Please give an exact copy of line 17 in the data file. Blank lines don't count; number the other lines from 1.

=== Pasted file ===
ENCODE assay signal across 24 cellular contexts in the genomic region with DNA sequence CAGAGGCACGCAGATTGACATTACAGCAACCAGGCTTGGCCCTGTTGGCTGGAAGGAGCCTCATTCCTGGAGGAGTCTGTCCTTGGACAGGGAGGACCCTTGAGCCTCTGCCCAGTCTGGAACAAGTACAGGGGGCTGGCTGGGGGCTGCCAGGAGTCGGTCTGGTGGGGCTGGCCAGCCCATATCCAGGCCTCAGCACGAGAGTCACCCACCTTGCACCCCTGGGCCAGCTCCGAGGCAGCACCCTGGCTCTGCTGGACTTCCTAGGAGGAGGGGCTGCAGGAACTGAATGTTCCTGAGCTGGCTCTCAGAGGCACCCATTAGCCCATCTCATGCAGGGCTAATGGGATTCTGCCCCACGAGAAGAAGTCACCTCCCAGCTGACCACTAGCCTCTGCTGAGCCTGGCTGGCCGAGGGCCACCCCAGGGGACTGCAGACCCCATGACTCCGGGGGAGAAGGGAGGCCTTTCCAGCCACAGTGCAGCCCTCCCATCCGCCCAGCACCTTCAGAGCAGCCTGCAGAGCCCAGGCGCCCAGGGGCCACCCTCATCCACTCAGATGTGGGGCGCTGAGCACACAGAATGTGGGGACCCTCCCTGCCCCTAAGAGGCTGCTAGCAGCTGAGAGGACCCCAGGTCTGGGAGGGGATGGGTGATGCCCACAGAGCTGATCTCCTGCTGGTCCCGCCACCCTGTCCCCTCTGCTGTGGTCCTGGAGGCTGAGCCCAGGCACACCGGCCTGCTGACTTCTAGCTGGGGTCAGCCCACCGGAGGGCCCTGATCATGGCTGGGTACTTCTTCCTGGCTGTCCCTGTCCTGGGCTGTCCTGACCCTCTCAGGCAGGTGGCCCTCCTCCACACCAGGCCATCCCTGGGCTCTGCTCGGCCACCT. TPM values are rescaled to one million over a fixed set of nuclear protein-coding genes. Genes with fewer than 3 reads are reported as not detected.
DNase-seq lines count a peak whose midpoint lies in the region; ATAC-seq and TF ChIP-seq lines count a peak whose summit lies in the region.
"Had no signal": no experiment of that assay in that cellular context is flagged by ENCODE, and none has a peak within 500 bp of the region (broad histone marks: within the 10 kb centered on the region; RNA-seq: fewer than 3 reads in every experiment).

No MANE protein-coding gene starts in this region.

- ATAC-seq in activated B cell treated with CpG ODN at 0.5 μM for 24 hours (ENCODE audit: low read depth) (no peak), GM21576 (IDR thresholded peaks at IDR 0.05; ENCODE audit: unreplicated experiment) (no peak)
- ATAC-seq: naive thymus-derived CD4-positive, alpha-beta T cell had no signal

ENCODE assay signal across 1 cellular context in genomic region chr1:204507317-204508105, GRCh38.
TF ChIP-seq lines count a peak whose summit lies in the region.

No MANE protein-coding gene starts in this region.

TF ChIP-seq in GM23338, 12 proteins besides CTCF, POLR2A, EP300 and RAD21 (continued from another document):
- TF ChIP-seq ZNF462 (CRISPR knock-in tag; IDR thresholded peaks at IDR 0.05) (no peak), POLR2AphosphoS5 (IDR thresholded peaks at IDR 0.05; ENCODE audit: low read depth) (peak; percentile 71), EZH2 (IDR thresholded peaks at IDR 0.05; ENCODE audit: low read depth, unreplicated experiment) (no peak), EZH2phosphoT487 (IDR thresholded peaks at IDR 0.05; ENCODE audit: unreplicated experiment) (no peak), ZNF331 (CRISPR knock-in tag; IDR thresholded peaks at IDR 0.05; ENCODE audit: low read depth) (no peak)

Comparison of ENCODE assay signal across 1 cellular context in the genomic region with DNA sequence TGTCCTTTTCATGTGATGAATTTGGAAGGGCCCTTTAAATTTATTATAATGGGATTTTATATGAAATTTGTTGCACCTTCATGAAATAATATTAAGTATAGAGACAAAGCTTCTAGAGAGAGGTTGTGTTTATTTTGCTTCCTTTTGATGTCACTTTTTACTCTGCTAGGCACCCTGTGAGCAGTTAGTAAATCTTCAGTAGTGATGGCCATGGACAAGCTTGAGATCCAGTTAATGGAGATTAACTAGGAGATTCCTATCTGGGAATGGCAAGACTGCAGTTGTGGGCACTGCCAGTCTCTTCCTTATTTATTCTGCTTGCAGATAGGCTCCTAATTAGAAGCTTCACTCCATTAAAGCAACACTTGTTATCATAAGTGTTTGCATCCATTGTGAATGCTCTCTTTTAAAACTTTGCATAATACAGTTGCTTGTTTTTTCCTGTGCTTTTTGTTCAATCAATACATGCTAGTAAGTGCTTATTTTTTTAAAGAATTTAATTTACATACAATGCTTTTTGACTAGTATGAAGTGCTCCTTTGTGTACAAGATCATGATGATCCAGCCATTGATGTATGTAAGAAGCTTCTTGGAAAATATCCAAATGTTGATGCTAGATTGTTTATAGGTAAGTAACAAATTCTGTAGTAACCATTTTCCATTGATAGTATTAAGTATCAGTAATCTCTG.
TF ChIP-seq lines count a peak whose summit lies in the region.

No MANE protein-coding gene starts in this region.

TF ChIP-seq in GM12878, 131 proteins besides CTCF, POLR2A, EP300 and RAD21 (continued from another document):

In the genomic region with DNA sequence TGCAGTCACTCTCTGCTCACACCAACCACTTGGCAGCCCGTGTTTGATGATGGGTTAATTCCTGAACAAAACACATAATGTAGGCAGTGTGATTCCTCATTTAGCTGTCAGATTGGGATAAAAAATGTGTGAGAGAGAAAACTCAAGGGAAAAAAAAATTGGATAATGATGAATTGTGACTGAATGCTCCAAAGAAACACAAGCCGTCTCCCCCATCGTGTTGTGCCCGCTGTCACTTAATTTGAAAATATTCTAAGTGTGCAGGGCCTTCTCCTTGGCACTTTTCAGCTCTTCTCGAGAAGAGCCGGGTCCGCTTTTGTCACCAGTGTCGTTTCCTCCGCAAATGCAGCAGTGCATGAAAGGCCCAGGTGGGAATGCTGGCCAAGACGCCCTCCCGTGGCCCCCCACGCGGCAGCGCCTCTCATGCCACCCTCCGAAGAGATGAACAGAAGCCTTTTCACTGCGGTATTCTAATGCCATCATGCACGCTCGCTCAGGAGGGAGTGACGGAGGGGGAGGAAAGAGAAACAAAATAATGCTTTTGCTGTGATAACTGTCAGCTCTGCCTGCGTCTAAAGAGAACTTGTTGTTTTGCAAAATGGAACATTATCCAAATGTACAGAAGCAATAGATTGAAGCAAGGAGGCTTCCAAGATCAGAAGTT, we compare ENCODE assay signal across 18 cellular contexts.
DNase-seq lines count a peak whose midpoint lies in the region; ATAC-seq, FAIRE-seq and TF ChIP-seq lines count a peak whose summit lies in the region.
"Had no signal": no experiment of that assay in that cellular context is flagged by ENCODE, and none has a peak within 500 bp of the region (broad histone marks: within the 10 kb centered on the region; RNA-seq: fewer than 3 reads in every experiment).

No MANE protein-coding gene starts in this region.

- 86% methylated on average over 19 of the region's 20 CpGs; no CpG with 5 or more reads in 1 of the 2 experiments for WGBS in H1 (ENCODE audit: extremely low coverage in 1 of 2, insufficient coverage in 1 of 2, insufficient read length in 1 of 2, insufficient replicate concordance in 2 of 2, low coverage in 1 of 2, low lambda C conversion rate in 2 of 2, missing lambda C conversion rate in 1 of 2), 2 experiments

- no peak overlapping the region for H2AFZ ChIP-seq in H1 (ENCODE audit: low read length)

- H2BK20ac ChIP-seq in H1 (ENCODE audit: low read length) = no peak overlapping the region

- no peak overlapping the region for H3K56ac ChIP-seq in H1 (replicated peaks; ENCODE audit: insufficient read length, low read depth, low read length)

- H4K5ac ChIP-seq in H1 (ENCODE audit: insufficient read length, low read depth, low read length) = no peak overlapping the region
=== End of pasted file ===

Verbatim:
DNase-seq lines count a peak whose midpoint lies in the region; ATAC-seq, FAIRE-seq and TF ChIP-seq lines count a peak whose summit lies in the region.